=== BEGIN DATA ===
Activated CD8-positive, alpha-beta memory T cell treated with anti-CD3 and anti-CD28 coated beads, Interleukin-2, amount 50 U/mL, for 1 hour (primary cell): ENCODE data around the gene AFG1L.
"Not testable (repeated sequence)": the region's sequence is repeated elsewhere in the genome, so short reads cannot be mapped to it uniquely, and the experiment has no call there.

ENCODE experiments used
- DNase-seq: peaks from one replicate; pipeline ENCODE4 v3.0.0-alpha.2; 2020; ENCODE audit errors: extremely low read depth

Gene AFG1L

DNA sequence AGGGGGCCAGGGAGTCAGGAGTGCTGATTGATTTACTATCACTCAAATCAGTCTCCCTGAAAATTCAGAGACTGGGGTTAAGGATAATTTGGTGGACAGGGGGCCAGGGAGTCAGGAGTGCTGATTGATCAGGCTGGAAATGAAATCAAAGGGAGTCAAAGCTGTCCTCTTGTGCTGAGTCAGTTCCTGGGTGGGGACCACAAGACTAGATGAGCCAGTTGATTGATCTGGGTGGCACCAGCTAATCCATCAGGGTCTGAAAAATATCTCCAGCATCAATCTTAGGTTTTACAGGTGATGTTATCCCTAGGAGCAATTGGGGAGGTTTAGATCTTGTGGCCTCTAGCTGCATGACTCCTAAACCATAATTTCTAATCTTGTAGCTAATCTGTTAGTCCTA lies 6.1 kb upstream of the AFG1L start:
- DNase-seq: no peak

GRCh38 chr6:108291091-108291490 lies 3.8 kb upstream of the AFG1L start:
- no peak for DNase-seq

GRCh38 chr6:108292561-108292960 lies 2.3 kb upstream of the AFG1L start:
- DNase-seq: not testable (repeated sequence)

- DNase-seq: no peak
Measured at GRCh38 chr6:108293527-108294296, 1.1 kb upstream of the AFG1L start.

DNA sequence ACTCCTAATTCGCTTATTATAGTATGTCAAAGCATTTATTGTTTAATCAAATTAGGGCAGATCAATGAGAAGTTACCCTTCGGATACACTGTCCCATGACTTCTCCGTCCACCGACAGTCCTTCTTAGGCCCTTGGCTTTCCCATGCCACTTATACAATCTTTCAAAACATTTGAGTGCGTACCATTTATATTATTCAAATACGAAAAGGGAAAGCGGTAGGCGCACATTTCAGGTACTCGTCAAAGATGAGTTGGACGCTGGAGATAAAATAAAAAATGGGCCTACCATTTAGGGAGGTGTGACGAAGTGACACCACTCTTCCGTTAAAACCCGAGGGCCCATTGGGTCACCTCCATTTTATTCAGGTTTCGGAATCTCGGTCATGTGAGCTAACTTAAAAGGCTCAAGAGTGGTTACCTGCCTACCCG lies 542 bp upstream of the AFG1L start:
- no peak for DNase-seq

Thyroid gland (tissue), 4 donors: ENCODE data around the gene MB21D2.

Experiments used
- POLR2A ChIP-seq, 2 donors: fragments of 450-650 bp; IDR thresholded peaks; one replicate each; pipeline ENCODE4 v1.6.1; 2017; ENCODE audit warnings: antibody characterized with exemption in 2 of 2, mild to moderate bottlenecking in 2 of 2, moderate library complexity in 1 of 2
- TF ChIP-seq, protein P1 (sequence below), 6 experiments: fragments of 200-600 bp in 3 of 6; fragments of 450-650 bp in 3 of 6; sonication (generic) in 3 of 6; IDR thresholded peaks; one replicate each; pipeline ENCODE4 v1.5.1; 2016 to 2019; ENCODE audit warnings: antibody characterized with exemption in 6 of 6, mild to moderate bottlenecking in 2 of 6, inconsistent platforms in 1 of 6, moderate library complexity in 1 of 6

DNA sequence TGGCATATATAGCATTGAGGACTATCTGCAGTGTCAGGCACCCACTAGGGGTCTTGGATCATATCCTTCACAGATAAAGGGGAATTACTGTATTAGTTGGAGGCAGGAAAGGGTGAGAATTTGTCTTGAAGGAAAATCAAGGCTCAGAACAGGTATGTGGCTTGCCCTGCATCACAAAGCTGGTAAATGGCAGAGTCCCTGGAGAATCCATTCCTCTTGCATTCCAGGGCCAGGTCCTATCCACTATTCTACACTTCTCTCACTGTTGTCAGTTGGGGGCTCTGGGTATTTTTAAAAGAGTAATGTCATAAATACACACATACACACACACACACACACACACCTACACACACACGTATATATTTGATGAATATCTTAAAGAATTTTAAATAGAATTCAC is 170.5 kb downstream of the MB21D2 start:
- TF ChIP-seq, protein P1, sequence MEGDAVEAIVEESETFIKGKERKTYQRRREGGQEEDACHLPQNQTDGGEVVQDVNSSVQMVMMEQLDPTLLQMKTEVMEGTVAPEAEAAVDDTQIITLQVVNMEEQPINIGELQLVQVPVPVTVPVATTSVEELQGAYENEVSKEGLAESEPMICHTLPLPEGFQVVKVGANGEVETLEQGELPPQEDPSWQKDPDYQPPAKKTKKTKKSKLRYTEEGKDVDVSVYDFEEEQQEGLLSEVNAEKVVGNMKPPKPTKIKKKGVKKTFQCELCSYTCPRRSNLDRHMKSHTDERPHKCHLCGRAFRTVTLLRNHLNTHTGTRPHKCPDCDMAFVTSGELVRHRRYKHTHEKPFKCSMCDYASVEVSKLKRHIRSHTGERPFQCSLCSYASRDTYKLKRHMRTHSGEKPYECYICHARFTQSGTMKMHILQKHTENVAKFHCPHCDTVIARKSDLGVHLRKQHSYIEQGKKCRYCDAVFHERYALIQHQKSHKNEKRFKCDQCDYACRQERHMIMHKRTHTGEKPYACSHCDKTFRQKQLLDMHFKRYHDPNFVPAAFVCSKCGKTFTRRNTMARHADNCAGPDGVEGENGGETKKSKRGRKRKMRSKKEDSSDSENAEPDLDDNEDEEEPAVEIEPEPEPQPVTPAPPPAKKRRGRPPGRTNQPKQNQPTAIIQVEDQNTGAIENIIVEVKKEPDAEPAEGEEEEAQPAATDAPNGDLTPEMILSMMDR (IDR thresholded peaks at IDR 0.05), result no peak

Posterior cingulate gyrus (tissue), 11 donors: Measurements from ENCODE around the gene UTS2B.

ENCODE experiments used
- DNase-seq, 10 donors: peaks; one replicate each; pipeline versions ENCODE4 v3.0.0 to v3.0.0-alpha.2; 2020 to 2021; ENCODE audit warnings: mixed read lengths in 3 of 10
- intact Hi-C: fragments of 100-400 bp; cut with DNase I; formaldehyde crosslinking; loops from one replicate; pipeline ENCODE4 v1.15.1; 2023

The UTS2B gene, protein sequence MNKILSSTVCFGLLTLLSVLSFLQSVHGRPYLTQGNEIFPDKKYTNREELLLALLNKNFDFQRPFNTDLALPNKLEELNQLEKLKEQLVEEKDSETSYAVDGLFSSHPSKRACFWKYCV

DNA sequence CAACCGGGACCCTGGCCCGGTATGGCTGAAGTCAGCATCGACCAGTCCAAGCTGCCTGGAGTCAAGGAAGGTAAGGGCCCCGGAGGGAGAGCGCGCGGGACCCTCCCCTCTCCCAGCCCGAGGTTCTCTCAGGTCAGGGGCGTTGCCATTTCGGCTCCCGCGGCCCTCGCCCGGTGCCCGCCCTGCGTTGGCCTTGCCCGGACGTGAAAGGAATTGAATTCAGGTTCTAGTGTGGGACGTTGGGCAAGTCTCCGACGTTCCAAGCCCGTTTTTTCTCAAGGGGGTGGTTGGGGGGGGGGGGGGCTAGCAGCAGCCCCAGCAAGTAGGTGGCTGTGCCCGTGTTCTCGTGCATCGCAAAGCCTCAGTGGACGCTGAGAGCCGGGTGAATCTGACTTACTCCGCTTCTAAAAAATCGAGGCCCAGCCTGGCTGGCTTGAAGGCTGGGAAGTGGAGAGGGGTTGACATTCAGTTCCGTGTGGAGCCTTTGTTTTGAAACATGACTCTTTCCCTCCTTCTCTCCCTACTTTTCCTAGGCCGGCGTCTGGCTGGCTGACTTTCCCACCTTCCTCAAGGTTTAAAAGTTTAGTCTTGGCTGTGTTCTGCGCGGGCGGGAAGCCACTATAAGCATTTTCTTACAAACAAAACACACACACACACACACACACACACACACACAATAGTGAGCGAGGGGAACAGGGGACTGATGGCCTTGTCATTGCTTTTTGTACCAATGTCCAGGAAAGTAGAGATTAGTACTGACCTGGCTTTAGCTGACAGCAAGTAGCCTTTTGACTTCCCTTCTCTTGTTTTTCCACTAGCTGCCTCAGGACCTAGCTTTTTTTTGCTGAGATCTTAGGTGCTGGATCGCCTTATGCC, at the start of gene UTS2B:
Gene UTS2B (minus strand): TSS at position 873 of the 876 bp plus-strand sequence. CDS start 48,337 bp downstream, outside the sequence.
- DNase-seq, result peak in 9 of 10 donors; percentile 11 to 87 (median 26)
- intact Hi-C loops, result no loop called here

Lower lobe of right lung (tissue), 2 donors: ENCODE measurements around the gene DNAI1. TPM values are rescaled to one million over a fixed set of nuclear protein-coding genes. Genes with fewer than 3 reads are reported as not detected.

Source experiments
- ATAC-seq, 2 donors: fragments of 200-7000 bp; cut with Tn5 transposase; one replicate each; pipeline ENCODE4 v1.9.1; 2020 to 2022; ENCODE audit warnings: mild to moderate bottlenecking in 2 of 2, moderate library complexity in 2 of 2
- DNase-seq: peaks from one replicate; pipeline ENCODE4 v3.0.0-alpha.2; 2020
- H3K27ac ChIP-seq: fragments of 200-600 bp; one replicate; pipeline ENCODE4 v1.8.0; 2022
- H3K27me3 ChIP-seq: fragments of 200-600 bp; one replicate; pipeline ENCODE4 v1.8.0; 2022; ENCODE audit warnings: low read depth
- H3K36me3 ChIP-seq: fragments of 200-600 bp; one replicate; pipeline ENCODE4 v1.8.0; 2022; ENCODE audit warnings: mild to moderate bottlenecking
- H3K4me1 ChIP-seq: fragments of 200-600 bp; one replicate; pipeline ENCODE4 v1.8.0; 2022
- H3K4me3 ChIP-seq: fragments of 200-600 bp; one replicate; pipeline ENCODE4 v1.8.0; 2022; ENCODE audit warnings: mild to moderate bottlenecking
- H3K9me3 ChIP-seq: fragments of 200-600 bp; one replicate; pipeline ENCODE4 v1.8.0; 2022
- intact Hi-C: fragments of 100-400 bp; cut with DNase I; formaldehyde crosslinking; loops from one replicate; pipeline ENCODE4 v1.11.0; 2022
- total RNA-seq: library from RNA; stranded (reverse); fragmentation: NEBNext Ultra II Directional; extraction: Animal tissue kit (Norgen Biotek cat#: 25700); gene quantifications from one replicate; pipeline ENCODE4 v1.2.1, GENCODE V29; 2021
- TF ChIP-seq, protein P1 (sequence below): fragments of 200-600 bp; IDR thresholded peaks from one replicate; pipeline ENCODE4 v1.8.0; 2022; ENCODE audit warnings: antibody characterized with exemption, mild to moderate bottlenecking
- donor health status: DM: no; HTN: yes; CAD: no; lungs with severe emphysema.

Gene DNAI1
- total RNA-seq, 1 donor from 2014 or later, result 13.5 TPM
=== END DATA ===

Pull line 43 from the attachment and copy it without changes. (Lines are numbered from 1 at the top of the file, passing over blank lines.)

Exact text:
- TF ChIP-seq, protein P1 (sequence below): fragments of 200-600 bp; IDR thresholded peaks from one replicate; pipeline ENCODE4 v1.8.0; 2022; ENCODE audit warnings: antibody characterized with exemption, mild to moderate bottlenecking